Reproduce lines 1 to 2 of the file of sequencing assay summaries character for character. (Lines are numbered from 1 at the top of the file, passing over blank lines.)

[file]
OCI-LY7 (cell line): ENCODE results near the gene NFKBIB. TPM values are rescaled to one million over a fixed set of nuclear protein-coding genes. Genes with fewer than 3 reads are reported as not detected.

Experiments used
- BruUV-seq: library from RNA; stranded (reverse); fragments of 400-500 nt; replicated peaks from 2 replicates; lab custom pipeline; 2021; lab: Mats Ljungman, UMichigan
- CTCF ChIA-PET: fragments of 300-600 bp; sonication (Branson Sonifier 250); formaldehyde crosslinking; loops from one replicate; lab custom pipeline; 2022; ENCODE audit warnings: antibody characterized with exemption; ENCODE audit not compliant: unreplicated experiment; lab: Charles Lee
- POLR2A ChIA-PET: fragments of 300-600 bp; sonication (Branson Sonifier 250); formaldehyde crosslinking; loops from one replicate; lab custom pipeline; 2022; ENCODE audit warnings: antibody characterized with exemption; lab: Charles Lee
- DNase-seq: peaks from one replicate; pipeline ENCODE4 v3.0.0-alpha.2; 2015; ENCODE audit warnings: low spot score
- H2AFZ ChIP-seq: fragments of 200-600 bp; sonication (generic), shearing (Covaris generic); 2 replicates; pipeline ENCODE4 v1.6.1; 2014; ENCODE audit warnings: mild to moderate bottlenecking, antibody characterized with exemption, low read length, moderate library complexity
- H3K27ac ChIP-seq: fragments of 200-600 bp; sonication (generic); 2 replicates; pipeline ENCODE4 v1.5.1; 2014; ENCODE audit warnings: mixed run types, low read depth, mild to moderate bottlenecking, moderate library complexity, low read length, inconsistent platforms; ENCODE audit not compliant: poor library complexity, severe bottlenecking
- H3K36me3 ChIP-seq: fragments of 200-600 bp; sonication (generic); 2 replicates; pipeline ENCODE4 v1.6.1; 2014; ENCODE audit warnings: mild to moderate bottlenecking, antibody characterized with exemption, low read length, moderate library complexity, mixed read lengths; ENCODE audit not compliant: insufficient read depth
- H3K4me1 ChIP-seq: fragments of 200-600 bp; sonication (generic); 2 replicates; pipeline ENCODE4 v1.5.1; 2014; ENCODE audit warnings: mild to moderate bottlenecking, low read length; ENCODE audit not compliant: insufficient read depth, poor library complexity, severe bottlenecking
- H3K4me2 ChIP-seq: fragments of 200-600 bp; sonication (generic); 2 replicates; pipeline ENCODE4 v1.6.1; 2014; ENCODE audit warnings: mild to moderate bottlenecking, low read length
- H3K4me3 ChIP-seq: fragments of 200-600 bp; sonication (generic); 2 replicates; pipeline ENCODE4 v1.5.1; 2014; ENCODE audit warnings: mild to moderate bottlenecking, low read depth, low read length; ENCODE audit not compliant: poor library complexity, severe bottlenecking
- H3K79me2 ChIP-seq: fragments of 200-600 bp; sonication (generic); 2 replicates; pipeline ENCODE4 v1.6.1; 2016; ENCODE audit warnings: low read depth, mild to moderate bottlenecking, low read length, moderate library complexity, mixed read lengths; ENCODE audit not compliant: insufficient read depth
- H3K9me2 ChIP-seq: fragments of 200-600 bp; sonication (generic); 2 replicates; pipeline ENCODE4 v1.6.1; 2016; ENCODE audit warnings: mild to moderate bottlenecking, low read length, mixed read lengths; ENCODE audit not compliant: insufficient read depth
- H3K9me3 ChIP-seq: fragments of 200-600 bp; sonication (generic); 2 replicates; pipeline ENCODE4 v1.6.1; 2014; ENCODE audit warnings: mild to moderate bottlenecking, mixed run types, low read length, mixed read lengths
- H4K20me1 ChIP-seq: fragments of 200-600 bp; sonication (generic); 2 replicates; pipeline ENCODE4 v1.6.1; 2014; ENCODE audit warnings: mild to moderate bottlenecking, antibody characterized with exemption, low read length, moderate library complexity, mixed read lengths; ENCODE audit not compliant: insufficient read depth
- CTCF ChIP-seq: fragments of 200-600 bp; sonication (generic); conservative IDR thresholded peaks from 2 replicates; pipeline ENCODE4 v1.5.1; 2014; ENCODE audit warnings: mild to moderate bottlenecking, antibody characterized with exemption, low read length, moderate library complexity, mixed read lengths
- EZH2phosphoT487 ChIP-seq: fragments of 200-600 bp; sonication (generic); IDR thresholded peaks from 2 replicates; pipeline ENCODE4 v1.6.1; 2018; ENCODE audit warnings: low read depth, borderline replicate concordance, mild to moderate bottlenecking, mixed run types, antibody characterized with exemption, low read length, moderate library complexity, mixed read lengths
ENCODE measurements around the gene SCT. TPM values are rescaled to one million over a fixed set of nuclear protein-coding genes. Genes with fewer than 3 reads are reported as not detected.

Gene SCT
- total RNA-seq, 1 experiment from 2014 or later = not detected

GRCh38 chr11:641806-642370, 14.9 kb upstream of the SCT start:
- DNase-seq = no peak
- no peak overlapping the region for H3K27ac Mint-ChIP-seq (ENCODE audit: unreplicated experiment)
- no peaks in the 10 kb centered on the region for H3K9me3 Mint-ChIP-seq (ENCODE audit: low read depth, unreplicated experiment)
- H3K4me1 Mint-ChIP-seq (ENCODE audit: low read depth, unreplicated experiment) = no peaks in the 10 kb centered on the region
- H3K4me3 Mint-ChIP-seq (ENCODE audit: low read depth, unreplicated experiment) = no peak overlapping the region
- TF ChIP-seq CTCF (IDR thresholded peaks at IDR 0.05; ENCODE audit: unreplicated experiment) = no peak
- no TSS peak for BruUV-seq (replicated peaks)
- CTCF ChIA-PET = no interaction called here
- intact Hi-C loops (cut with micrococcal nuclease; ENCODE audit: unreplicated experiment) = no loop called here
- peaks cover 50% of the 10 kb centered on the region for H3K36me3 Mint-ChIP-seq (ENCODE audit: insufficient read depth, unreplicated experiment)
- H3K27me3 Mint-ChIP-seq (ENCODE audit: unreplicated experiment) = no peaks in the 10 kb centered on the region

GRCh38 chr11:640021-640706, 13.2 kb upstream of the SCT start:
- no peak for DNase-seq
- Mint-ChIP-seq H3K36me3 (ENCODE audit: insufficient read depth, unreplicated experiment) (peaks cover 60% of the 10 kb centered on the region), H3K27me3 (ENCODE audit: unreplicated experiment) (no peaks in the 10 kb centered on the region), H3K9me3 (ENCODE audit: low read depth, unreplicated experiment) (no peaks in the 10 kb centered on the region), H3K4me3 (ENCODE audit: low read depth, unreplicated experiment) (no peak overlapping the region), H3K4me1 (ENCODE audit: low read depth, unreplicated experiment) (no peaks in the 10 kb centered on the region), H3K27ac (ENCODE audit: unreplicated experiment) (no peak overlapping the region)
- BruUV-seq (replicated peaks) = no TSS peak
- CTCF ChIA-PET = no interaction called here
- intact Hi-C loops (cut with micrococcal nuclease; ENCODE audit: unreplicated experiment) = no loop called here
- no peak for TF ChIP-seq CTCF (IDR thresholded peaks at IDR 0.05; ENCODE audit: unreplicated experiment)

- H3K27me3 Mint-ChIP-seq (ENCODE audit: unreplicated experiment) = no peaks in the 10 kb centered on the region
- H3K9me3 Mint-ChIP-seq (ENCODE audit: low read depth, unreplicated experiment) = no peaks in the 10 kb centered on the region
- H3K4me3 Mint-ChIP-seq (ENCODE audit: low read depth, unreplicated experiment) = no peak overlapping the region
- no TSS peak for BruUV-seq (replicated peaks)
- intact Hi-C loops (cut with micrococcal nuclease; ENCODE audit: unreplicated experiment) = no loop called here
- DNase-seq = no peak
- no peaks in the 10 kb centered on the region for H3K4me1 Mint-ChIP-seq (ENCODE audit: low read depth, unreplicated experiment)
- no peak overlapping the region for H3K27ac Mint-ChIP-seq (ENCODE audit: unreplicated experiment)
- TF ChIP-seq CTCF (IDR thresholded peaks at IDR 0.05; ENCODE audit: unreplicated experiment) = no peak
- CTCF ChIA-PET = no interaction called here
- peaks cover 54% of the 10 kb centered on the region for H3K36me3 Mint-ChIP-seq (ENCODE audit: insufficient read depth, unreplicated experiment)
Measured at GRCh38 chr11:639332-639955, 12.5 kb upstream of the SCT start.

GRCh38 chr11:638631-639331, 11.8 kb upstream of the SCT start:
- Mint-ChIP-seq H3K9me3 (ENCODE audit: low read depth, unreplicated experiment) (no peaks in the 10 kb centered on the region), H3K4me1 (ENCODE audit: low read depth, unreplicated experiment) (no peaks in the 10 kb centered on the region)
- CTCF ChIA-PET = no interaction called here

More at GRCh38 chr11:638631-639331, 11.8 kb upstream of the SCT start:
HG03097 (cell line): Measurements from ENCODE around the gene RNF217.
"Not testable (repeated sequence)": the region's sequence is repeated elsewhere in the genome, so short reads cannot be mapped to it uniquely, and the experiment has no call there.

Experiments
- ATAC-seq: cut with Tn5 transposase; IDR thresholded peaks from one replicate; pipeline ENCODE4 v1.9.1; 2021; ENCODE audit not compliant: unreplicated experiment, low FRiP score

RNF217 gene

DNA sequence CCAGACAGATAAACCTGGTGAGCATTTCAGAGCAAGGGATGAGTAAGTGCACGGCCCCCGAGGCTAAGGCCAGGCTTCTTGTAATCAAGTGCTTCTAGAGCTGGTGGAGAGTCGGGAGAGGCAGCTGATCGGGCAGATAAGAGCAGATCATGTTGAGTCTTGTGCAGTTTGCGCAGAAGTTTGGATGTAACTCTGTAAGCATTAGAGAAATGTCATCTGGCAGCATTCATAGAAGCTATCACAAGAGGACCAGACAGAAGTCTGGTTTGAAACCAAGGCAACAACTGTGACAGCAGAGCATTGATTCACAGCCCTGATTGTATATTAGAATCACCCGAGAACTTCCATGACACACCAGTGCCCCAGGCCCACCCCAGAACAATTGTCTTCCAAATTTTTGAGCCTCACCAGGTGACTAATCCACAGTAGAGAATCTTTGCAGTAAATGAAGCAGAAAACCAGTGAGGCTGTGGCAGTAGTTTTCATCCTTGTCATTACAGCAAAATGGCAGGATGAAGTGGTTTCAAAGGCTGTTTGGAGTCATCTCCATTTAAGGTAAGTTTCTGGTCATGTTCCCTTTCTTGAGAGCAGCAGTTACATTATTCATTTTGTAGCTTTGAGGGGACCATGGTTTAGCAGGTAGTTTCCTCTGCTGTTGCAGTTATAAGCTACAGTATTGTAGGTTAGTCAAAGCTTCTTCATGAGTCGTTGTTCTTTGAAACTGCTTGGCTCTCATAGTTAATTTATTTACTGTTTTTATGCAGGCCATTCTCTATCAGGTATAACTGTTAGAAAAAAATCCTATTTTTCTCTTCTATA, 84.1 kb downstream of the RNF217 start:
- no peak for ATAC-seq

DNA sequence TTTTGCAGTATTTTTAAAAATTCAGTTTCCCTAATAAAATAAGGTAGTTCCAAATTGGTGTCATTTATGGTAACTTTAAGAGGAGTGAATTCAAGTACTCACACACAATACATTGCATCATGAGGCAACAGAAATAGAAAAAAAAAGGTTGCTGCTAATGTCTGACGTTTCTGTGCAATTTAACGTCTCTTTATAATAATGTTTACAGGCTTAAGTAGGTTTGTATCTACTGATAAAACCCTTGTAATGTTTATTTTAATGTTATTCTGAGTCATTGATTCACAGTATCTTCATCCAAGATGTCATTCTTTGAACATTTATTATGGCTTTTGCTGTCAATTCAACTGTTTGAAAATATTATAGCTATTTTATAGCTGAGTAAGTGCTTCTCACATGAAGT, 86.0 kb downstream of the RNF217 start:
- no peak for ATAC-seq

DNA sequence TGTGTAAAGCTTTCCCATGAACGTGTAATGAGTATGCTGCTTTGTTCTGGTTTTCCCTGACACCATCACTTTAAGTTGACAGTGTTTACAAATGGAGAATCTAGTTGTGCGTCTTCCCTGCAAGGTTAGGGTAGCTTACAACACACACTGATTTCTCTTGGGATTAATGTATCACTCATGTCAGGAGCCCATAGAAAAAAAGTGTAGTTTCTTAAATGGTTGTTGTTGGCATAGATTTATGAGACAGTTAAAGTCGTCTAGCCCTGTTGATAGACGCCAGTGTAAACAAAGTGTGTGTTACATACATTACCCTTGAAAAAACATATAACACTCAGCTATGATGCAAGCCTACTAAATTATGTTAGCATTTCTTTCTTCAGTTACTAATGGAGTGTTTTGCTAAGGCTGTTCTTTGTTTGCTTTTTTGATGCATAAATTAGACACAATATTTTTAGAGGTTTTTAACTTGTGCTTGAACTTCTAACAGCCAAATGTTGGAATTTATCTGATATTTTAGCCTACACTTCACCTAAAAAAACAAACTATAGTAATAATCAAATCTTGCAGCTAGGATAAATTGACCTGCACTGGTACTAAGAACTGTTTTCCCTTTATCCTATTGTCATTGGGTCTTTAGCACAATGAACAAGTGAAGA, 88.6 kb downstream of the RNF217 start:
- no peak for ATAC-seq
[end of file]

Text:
OCI-LY7 (cell line): ENCODE results near the gene NFKBIB. TPM values are rescaled to one million over a fixed set of nuclear protein-coding genes. Genes with fewer than 3 reads are reported as not detected.

Experiments used